Today was a great day. It may have something to do with the fact that we start a two week spring break today. But it also was a day in which I made connections with the following ideas:
1. It is great to be a connected educator.
2. You can be connected online or within your own school environment.
3. Feedback is essential to move forward.
We have recently started blogging with students and so I have been looking for ways to help students connect on each others blogs and leave feedback for each other. With one grade level, we are looking for students to comment on each others posts. In another, students have made videos and were seeing feedback. I found this video which I thought was good but still wanted a little more:
Today, a 4th grade teacher shared Austin’s Butterfly with us. It is a great example of the power of feedback and how specific feedback can help a student in their learning. The progress made by Austin is amazing but even more amazing is the powerful reaction of the students in the video who are guided through the feedback process. It is so powerful:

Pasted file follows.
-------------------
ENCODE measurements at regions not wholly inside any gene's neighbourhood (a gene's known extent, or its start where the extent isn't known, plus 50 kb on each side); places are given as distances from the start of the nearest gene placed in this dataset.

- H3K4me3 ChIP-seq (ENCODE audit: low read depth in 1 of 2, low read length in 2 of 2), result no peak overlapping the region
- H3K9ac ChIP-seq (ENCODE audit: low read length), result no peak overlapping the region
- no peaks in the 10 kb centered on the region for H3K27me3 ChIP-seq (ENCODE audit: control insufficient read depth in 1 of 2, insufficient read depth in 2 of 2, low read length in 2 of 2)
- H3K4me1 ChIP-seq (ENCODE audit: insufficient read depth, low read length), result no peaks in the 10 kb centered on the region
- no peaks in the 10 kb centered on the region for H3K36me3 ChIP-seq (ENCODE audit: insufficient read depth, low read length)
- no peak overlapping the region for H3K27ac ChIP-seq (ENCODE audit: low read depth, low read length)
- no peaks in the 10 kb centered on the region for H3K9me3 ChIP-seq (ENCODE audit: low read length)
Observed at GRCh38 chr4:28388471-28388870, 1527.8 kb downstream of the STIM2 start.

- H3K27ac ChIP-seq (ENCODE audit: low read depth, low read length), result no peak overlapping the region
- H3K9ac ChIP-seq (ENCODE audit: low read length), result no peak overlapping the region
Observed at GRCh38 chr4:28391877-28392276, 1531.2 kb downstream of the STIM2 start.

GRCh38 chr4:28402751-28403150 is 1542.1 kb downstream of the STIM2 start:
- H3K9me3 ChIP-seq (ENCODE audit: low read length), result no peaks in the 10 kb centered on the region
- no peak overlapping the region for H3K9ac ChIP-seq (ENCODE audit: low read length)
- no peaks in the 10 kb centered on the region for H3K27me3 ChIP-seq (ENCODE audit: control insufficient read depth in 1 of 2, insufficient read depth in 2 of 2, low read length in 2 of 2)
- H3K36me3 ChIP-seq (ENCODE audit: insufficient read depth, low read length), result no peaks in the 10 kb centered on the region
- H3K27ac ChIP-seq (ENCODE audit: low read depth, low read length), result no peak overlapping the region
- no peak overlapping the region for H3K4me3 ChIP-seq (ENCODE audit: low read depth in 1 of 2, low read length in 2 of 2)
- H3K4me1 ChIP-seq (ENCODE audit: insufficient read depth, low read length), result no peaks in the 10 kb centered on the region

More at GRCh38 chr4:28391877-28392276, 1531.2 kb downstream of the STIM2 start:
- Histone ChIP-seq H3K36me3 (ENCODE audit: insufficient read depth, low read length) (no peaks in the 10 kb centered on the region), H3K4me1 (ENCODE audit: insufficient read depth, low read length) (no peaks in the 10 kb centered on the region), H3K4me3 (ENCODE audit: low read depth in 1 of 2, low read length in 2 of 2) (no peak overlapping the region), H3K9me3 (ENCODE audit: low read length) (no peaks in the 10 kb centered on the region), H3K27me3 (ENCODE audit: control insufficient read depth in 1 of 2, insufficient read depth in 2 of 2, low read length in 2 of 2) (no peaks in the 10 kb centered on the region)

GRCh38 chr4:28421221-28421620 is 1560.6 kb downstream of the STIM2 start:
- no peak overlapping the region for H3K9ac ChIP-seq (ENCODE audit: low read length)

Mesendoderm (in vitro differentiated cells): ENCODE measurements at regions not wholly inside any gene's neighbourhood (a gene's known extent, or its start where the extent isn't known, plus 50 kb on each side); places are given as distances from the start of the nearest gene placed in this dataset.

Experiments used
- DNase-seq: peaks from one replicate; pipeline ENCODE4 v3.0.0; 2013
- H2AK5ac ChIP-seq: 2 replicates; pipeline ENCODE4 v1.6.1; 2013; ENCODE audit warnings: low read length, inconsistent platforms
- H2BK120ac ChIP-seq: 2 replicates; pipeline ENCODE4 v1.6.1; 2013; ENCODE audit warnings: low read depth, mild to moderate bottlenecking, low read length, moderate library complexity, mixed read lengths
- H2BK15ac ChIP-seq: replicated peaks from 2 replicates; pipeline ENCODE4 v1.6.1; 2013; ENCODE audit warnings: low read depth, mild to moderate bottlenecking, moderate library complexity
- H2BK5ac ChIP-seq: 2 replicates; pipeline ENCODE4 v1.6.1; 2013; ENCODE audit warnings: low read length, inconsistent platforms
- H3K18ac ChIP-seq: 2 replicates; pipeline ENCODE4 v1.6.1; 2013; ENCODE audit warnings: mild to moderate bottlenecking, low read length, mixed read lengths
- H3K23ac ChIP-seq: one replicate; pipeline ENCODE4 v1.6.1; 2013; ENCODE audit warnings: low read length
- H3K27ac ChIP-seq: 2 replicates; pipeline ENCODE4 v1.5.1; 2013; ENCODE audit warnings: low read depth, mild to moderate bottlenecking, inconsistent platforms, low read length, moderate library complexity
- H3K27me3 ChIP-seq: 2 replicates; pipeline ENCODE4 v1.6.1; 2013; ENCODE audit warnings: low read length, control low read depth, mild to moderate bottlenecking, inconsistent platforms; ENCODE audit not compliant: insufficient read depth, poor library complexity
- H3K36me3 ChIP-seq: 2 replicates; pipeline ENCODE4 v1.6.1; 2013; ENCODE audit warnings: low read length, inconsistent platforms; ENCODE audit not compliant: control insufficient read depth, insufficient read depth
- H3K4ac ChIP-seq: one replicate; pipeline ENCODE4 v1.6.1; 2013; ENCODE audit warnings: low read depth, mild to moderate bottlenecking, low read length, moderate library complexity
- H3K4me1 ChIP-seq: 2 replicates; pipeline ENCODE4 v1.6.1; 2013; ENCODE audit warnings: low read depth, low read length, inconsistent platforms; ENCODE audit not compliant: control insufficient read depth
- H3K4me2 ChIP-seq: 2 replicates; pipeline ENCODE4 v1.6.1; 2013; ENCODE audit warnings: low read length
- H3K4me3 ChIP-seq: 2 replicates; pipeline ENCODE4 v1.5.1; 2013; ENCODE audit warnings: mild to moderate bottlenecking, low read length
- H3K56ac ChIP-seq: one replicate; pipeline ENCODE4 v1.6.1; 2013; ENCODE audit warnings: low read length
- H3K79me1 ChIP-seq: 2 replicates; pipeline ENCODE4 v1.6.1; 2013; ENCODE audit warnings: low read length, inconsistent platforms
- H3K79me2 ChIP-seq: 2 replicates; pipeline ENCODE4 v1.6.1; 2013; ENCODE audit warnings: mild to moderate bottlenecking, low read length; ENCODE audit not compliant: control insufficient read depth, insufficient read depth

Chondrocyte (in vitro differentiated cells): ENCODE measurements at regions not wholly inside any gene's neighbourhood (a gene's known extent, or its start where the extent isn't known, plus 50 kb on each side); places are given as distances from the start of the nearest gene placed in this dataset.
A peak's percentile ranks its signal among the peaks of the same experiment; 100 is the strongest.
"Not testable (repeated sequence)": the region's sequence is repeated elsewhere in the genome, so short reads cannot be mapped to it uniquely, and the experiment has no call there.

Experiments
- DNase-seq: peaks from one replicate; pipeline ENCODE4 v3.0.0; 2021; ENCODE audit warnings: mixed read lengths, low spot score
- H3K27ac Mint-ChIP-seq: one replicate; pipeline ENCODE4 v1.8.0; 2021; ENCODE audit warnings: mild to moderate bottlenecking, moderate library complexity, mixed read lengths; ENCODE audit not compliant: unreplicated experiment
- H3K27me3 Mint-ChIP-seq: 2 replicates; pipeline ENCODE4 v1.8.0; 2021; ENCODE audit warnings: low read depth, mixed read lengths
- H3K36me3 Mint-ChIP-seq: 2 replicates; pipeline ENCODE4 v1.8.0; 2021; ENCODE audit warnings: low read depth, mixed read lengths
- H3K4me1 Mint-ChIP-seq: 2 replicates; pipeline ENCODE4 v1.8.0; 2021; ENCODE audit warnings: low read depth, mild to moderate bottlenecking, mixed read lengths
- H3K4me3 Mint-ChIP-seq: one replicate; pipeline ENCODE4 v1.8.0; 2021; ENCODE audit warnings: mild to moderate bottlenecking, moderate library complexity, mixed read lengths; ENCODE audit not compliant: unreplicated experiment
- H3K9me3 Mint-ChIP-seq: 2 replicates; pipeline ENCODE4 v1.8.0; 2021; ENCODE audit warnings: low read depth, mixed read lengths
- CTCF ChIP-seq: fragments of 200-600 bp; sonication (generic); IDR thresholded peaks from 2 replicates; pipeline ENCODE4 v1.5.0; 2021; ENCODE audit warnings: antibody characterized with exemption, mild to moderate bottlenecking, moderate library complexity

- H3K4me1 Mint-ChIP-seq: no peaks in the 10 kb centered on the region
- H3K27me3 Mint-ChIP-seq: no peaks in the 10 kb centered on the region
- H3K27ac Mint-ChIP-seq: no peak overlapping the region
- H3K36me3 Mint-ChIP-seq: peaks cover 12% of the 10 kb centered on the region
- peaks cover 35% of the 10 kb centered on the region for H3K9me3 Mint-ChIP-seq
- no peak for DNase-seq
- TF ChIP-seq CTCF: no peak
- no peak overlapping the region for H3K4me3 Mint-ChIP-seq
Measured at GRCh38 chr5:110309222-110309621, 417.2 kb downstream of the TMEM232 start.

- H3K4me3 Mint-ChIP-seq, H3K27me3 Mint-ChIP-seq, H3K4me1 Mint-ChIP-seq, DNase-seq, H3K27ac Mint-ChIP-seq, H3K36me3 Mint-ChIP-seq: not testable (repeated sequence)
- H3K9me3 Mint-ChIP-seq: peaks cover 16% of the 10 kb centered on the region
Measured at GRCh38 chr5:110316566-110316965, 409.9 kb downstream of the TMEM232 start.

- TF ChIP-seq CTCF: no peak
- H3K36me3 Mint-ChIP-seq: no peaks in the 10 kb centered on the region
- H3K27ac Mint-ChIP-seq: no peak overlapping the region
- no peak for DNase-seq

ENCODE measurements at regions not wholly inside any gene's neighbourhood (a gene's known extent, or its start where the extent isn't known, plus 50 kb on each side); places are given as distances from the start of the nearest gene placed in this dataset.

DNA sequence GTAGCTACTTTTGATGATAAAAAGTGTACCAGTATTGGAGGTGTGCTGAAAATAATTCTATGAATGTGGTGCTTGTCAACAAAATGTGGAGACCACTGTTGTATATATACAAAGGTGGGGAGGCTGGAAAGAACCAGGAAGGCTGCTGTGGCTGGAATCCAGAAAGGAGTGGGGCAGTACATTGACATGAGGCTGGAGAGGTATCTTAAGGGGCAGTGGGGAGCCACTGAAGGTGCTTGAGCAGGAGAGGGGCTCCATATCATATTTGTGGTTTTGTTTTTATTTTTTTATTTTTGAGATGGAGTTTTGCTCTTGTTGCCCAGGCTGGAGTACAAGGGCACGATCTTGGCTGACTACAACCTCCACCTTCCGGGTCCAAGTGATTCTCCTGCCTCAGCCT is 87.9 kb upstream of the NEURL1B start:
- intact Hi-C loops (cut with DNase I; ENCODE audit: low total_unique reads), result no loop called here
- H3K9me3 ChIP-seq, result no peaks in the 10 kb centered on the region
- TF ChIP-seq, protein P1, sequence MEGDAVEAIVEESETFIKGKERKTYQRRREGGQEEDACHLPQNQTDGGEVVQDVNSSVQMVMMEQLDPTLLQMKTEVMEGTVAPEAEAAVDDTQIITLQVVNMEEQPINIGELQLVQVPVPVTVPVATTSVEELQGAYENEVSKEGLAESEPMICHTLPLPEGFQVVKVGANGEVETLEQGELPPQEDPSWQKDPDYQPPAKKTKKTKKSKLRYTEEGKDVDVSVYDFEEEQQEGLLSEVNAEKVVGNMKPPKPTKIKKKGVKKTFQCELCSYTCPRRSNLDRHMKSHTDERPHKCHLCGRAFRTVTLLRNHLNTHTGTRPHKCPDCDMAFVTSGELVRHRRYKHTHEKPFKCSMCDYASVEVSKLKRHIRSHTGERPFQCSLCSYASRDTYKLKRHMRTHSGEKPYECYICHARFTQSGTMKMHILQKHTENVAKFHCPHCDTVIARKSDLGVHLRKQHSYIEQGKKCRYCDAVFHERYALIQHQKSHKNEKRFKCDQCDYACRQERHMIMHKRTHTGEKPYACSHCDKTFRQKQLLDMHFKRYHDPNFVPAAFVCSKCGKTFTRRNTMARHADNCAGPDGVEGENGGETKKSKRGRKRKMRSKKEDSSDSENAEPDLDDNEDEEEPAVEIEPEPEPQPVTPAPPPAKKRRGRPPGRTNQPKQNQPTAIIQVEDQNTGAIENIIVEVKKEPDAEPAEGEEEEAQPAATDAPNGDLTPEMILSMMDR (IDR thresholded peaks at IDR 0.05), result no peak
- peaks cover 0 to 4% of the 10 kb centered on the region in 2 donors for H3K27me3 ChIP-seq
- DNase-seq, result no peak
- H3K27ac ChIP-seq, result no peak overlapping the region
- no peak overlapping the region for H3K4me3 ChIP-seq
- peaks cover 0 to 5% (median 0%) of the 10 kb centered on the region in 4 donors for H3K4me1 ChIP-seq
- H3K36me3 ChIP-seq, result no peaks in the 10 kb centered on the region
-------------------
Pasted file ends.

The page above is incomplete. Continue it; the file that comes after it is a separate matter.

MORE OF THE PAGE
Austin’s Butterfly: Building Excellence in Student Work – Models, Critique, and Descriptive Feedback from Expeditionary Learning on Vimeo.
As I sat down to write this post, I first glanced at my Twitter feed and Grant Wiggins was at the top with a new post:
The post he shared, was an article about the use of video footage from different angles so baseball players could see specifically what they were doing, how they were responding, and how they could improve. Watching footage of themselves prior to a game, was become just as important of a part as stretching in order to make sure they were optimally prepared during Spring Training.
Both of these examples of feedback, point to the power of specific, timely, accurate feedback in order to best move the learner forward.
When I zapped off an email of thanks to my colleague, she replied with a link to a post where she had got the video from in the first place – fellow COETAIL participant, Reid Wilson, who’s work I have shared a lot of in the past. His post has a wealth of ideas of how to draw better comments from your students when giving feedback on the work of others. Well worth a read.
I feel really lucky to work in a time when we are not limited to our immediate environment for inspiration and ideas in our teaching. I love that there is so much out there to help me become a better teacher and a more reflective thinker, and I am so pleased that I have invested the time into growing a network of educators who inspire.